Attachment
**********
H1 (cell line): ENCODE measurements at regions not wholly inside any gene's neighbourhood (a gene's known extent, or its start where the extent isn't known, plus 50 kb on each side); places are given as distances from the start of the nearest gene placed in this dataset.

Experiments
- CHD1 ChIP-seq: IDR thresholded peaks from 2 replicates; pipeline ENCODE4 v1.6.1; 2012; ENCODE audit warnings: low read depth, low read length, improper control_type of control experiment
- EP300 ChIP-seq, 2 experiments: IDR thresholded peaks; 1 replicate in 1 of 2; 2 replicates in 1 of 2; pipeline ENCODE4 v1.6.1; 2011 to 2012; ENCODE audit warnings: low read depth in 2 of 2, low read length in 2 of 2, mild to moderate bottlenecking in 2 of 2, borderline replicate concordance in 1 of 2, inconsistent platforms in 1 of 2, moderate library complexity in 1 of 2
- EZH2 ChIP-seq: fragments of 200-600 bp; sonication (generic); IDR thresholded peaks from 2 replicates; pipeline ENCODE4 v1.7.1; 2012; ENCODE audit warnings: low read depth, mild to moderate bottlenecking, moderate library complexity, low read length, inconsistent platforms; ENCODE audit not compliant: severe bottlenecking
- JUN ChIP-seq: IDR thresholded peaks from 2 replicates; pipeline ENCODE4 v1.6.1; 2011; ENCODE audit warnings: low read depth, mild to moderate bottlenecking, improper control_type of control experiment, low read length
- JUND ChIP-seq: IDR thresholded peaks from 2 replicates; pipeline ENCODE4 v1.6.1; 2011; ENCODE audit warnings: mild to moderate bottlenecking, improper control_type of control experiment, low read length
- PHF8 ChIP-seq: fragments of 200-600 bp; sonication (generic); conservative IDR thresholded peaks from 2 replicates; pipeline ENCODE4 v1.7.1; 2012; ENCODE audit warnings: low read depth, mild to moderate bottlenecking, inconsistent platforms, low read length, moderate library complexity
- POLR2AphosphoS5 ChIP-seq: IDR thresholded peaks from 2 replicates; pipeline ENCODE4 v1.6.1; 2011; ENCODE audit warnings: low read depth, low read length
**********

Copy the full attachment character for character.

H1 (cell line): ENCODE measurements at regions not wholly inside any gene's neighbourhood (a gene's known extent, or its start where the extent isn't known, plus 50 kb on each side); places are given as distances from the start of the nearest gene placed in this dataset.

Experiments
- CHD1 ChIP-seq: IDR thresholded peaks from 2 replicates; pipeline ENCODE4 v1.6.1; 2012; ENCODE audit warnings: low read depth, low read length, improper control_type of control experiment
- EP300 ChIP-seq, 2 experiments: IDR thresholded peaks; 1 replicate in 1 of 2; 2 replicates in 1 of 2; pipeline ENCODE4 v1.6.1; 2011 to 2012; ENCODE audit warnings: low read depth in 2 of 2, low read length in 2 of 2, mild to moderate bottlenecking in 2 of 2, borderline replicate concordance in 1 of 2, inconsistent platforms in 1 of 2, moderate library complexity in 1 of 2
- EZH2 ChIP-seq: fragments of 200-600 bp; sonication (generic); IDR thresholded peaks from 2 replicates; pipeline ENCODE4 v1.7.1; 2012; ENCODE audit warnings: low read depth, mild to moderate bottlenecking, moderate library complexity, low read length, inconsistent platforms; ENCODE audit not compliant: severe bottlenecking
- JUN ChIP-seq: IDR thresholded peaks from 2 replicates; pipeline ENCODE4 v1.6.1; 2011; ENCODE audit warnings: low read depth, mild to moderate bottlenecking, improper control_type of control experiment, low read length
- JUND ChIP-seq: IDR thresholded peaks from 2 replicates; pipeline ENCODE4 v1.6.1; 2011; ENCODE audit warnings: mild to moderate bottlenecking, improper control_type of control experiment, low read length
- PHF8 ChIP-seq: fragments of 200-600 bp; sonication (generic); conservative IDR thresholded peaks from 2 replicates; pipeline ENCODE4 v1.7.1; 2012; ENCODE audit warnings: low read depth, mild to moderate bottlenecking, inconsistent platforms, low read length, moderate library complexity
- POLR2AphosphoS5 ChIP-seq: IDR thresholded peaks from 2 replicates; pipeline ENCODE4 v1.6.1; 2011; ENCODE audit warnings: low read depth, low read length